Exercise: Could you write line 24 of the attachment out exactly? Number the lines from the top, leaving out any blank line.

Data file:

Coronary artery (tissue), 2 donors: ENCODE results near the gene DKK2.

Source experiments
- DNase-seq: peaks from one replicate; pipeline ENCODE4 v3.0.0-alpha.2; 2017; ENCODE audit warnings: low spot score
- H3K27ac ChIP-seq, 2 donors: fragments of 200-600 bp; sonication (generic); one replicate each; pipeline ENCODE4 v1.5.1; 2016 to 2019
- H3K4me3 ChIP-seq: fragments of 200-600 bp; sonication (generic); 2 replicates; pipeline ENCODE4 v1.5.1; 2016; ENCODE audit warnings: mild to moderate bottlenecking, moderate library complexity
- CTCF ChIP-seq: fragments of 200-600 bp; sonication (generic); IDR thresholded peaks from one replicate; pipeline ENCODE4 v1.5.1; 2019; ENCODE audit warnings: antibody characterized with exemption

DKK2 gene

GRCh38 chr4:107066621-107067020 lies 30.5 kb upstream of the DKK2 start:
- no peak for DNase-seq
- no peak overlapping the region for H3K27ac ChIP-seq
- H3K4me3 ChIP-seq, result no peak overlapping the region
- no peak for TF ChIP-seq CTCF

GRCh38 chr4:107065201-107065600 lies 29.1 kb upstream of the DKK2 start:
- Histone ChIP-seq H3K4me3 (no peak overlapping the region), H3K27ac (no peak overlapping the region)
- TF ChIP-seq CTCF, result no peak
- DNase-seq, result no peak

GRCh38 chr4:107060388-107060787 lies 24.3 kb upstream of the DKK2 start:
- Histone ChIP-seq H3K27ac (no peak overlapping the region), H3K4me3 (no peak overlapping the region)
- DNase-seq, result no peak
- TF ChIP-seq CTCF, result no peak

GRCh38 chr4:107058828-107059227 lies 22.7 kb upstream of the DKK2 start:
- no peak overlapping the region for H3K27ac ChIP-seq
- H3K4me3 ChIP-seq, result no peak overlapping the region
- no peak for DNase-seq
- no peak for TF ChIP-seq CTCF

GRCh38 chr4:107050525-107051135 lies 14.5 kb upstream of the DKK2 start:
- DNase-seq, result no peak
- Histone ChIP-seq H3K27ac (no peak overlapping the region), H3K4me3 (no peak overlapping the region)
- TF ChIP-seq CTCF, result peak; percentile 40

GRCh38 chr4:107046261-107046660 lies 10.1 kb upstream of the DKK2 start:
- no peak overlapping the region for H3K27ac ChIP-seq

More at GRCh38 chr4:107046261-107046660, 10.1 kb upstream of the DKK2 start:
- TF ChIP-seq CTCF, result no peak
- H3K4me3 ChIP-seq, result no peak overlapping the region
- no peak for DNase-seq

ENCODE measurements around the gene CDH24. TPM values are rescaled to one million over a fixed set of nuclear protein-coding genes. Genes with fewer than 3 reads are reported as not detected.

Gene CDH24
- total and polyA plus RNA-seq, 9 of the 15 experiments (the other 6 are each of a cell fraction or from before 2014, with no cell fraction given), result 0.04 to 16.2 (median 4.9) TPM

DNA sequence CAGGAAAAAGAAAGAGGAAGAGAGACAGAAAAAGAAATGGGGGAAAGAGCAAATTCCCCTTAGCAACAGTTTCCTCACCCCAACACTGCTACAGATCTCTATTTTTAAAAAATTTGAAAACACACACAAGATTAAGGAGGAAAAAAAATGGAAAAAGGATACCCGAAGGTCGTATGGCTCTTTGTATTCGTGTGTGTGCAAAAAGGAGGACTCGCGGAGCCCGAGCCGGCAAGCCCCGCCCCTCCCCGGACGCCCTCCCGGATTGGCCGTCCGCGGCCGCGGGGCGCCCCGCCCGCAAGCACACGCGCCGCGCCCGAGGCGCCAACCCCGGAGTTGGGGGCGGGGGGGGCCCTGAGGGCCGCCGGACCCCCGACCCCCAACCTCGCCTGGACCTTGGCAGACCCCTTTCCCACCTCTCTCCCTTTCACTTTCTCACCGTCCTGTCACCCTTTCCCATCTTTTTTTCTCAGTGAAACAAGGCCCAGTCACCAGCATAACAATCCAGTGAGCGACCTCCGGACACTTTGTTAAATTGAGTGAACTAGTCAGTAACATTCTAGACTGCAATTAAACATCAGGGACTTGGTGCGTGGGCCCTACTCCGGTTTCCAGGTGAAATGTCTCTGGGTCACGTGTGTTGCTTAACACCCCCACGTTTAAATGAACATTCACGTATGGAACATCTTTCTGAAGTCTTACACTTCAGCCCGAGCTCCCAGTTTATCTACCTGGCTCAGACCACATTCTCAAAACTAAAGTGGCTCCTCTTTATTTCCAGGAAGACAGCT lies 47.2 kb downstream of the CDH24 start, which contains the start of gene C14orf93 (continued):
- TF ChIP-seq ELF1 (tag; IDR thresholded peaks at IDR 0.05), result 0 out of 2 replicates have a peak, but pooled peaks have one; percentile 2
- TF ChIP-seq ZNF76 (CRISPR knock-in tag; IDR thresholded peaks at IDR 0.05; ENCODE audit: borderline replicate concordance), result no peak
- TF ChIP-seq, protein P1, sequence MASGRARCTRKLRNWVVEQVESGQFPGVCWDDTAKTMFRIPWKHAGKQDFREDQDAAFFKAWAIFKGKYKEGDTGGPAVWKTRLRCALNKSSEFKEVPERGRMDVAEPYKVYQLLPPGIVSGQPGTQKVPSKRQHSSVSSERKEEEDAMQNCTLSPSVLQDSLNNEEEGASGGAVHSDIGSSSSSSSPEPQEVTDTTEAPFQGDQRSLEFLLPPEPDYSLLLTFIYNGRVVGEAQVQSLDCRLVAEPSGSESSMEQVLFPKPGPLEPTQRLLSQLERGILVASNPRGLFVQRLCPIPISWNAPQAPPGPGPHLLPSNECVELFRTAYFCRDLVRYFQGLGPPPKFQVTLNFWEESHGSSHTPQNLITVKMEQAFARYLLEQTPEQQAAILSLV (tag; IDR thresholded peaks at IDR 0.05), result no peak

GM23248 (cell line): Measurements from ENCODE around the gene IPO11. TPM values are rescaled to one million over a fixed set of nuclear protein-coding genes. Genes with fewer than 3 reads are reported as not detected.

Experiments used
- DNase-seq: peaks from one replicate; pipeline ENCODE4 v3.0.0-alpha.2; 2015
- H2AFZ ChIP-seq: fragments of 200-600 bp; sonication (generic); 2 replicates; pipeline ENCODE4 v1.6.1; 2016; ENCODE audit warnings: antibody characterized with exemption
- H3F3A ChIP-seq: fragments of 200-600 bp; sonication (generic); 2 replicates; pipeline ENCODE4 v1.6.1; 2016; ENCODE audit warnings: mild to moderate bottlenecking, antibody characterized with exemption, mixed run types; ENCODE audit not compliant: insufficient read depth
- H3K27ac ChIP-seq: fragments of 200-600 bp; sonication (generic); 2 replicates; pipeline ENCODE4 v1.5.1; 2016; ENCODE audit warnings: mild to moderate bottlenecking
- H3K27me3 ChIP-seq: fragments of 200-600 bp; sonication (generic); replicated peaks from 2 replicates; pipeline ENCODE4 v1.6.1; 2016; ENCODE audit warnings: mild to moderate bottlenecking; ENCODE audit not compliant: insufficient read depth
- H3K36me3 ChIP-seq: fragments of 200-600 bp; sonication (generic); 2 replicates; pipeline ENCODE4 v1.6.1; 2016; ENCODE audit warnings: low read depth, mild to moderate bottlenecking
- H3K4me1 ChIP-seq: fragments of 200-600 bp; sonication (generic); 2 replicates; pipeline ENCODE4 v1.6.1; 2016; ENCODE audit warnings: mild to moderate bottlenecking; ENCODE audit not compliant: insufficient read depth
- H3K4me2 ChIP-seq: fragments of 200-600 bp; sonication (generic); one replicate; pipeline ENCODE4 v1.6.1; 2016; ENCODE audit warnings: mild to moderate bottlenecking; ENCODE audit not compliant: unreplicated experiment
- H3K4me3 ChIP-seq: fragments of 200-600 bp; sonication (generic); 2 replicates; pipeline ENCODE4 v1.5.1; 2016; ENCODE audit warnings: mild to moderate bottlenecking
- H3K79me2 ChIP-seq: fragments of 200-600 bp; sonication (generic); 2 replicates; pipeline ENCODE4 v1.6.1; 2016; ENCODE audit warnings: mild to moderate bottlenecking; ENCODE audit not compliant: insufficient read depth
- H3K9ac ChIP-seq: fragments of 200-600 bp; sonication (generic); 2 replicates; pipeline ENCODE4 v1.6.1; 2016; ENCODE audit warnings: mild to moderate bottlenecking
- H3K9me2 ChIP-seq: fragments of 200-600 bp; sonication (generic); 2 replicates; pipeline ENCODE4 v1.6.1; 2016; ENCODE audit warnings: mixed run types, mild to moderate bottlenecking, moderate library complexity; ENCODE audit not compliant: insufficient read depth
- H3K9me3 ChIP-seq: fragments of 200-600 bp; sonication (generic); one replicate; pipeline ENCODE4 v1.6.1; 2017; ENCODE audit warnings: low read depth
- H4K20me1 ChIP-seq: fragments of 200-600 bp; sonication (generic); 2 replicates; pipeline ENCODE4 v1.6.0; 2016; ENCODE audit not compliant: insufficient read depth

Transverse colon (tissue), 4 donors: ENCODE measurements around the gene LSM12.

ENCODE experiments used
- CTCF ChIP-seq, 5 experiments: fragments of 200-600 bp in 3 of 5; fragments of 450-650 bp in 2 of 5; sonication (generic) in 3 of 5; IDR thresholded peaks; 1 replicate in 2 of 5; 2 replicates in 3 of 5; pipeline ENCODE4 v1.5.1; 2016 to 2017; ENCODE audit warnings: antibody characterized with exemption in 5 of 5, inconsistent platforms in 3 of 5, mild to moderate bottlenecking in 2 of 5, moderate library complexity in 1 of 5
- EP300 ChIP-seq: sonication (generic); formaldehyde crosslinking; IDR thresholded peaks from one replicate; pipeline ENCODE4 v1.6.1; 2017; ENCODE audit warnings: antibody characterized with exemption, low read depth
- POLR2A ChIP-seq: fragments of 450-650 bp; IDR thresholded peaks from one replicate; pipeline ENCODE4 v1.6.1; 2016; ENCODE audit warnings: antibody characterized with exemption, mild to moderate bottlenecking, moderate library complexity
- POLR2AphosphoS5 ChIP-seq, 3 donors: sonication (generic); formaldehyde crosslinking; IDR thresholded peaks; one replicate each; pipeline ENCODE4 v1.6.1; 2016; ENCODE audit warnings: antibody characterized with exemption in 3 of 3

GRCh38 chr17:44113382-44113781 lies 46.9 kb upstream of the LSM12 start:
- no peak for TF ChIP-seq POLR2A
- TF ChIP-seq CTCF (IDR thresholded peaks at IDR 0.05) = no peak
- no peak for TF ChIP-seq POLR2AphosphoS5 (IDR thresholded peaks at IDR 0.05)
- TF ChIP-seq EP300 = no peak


- no peak for DNase-seq